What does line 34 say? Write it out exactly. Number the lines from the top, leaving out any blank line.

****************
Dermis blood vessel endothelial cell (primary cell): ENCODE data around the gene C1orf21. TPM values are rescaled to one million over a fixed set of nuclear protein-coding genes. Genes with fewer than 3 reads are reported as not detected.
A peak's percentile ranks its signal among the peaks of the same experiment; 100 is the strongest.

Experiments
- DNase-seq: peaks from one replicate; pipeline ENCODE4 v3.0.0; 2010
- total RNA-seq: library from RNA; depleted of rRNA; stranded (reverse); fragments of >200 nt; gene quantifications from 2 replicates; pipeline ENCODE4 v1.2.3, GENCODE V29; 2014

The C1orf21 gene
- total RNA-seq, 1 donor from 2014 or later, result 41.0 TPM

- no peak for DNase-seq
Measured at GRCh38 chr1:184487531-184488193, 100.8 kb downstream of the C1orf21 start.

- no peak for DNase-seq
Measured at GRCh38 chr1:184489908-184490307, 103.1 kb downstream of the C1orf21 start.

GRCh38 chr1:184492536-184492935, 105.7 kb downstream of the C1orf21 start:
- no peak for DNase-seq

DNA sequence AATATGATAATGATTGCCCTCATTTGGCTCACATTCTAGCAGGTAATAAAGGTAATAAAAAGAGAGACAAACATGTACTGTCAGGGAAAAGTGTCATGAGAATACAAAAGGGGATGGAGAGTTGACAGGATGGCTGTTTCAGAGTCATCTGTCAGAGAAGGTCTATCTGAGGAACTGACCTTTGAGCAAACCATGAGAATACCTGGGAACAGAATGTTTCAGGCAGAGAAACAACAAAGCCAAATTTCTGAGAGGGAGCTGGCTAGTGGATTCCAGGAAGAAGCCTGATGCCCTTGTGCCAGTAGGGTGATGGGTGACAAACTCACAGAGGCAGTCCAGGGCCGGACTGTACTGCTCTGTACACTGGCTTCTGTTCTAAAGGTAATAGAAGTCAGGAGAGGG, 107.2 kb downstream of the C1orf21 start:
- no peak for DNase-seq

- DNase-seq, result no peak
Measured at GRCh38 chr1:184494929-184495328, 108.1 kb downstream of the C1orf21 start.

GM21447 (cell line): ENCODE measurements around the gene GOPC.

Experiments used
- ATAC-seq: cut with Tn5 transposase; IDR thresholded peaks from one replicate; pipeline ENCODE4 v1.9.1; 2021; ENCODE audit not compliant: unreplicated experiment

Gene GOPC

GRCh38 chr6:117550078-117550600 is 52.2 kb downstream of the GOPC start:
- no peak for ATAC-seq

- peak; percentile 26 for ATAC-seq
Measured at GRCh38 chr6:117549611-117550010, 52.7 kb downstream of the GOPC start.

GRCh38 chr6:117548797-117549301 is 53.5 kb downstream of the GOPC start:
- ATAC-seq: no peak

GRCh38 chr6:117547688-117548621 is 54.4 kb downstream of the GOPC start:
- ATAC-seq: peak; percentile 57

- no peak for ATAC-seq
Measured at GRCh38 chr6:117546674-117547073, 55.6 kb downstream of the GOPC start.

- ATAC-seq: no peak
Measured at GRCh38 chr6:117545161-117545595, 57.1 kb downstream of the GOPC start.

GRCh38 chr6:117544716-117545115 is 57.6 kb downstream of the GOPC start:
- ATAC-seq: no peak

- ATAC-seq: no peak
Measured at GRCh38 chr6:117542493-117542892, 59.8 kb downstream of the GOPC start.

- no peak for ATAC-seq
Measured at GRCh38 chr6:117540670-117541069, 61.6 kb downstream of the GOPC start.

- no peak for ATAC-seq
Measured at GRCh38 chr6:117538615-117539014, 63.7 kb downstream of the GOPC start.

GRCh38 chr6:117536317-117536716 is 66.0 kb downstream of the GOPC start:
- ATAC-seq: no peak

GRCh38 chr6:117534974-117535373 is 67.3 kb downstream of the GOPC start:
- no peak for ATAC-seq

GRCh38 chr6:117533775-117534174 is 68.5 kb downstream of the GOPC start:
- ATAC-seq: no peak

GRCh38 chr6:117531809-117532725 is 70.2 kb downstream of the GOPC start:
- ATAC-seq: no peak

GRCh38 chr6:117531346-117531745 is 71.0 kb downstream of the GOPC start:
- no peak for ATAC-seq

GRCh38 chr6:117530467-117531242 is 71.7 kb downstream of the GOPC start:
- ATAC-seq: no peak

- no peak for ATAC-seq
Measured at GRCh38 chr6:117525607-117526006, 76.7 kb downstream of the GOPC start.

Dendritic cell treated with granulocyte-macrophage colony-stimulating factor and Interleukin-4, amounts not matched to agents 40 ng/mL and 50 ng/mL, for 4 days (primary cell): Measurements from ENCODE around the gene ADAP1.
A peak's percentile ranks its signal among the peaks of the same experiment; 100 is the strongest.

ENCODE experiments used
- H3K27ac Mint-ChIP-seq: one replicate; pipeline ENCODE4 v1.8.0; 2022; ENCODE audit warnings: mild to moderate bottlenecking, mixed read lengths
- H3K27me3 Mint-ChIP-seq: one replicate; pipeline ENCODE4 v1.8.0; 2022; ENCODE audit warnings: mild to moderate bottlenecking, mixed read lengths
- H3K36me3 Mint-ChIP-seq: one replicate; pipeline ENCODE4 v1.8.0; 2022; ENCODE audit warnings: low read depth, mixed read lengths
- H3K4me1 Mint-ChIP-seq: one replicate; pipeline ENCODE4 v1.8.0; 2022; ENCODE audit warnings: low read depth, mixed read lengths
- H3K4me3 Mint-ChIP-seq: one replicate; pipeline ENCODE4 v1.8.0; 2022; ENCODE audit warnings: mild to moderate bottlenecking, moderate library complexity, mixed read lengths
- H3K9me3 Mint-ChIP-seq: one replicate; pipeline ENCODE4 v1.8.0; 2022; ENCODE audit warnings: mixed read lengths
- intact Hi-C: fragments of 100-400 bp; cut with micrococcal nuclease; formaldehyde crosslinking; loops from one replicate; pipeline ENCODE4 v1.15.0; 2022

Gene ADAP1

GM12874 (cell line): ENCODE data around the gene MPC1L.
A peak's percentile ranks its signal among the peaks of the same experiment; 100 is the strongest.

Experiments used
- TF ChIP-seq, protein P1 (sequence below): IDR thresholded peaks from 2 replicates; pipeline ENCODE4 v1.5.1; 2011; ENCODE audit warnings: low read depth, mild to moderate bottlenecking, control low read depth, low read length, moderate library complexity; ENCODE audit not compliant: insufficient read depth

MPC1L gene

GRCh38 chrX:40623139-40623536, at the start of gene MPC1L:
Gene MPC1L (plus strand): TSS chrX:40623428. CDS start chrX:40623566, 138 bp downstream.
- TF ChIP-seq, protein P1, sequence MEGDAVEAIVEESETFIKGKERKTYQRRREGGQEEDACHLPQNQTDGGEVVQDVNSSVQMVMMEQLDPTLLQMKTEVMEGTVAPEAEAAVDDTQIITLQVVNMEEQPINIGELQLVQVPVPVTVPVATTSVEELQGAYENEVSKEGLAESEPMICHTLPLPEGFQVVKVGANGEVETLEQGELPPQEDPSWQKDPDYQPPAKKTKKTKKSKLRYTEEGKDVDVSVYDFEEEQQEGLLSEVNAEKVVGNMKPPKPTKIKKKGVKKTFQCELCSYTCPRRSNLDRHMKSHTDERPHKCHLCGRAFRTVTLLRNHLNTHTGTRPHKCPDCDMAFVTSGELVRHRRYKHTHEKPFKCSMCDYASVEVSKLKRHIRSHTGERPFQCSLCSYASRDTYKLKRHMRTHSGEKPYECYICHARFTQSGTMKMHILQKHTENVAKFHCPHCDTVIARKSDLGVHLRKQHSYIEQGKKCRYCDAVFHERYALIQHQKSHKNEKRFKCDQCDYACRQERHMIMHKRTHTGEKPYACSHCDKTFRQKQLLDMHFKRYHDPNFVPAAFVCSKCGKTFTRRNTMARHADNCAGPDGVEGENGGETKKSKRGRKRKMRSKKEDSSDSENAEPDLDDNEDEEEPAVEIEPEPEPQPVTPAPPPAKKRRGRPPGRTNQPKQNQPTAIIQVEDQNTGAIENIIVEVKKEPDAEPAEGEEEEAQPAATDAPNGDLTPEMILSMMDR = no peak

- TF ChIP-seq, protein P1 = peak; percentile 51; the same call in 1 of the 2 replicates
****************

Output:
GRCh38 chr6:117544716-117545115 is 57.6 kb downstream of the GOPC start: